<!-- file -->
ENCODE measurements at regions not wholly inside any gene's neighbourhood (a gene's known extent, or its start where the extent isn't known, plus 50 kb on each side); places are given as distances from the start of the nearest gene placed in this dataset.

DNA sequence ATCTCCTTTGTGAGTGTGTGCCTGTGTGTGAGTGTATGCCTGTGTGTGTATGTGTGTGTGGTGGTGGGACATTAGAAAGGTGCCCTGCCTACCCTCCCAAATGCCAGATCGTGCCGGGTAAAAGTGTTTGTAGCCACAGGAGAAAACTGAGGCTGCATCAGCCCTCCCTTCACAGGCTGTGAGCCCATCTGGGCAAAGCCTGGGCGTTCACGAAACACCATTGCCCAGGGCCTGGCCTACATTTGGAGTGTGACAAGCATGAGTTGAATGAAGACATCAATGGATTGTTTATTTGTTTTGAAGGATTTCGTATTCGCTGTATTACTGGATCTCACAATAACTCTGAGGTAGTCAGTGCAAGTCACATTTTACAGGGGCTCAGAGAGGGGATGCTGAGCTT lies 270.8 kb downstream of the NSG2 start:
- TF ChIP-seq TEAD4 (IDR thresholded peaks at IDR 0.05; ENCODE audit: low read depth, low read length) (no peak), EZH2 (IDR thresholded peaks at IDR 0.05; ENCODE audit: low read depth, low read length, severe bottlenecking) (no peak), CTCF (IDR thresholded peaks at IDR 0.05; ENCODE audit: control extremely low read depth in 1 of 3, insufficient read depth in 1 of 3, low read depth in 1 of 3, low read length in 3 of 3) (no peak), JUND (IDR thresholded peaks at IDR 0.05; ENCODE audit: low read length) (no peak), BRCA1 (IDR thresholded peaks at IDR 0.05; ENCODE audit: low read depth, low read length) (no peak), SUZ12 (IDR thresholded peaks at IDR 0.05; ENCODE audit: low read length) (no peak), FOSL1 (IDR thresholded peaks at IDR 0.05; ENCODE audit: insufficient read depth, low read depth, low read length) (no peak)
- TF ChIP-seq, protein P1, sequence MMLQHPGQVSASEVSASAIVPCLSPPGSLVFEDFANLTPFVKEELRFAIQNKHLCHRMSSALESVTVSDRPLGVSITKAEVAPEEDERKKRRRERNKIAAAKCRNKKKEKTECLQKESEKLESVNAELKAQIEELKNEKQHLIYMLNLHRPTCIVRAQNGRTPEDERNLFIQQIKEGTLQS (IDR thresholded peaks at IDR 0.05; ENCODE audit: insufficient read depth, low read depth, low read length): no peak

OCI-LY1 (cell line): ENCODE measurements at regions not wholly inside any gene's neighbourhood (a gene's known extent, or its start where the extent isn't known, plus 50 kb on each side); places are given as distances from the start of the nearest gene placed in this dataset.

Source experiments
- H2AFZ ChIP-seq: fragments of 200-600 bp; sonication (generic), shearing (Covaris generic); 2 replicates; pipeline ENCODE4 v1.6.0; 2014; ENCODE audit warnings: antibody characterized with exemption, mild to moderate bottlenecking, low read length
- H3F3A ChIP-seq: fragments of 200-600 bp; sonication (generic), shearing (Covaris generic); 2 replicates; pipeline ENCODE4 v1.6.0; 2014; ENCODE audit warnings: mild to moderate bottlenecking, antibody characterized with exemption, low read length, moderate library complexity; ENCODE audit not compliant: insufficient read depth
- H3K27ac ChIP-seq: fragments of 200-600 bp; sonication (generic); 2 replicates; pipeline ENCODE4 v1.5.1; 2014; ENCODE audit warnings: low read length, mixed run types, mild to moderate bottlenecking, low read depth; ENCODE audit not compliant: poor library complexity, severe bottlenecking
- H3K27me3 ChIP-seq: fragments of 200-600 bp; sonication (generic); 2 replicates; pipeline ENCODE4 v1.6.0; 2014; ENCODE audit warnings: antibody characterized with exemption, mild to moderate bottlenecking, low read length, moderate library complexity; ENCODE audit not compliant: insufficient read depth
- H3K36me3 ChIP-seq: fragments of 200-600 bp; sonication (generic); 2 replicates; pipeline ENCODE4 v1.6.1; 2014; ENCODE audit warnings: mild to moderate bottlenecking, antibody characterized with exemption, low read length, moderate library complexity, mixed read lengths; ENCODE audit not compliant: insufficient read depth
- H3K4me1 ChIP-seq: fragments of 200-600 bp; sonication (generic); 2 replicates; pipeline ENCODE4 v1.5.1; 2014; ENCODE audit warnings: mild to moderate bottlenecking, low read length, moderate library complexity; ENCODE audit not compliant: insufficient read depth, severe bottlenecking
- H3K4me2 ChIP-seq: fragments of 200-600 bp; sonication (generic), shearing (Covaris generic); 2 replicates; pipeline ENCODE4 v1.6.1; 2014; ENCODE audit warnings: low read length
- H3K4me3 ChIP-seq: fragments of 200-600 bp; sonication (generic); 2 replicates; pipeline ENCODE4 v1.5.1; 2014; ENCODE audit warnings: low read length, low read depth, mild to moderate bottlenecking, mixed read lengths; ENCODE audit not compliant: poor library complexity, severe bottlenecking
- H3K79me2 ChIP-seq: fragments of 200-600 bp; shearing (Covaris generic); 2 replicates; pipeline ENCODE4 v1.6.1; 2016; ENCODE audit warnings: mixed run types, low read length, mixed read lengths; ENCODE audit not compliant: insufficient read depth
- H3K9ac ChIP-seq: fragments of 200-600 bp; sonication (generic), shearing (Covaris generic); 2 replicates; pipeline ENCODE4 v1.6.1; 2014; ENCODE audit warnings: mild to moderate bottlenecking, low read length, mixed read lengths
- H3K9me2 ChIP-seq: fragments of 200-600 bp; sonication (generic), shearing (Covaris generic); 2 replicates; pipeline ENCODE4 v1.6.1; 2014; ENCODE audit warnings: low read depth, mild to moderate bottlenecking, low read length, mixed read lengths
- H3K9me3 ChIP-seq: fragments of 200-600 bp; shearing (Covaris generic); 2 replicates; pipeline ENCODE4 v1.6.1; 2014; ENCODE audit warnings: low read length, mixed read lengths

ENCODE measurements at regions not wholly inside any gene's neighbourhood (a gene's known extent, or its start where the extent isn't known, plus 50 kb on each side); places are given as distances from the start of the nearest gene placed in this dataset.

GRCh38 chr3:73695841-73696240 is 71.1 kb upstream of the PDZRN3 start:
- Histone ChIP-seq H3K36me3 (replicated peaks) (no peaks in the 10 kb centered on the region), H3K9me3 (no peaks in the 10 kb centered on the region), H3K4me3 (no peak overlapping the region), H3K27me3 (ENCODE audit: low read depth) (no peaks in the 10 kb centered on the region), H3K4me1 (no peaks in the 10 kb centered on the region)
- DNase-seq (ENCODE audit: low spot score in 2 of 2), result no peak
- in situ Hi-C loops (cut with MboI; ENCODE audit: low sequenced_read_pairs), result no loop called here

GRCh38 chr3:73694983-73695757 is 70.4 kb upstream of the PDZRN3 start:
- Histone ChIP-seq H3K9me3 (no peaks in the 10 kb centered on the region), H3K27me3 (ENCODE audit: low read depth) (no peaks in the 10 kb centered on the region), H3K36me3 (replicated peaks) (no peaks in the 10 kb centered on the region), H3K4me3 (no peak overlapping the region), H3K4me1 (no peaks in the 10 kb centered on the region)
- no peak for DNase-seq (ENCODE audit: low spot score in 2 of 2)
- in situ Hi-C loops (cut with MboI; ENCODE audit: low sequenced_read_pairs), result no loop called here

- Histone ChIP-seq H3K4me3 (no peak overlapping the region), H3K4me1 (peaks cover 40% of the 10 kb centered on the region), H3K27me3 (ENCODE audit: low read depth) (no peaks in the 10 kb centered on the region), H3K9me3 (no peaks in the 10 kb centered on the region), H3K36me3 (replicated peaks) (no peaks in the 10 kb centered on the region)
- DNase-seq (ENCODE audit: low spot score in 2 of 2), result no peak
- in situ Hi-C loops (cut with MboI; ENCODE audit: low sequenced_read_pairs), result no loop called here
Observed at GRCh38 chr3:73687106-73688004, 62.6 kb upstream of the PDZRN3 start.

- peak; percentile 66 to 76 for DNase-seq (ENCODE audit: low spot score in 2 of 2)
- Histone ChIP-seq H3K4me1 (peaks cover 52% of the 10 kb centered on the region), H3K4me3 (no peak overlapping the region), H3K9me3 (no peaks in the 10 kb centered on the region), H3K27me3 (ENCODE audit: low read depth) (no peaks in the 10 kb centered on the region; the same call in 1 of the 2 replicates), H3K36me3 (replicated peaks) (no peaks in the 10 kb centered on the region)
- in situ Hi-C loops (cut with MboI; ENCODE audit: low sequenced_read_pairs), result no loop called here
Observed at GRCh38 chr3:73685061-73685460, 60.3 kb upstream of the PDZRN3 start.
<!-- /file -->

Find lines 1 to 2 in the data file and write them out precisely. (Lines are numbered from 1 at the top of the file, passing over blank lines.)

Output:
ENCODE measurements at regions not wholly inside any gene's neighbourhood (a gene's known extent, or its start where the extent isn't known, plus 50 kb on each side); places are given as distances from the start of the nearest gene placed in this dataset.

DNA sequence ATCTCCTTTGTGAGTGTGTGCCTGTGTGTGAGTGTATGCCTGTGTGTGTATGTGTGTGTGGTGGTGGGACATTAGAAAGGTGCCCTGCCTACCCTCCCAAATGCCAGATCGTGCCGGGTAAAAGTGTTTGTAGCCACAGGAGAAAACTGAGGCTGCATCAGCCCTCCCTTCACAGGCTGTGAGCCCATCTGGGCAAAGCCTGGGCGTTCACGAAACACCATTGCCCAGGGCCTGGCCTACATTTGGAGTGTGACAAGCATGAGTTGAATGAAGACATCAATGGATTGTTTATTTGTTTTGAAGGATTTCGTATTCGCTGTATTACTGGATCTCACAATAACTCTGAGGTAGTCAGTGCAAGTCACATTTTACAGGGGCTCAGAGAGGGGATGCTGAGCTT lies 270.8 kb downstream of the NSG2 start: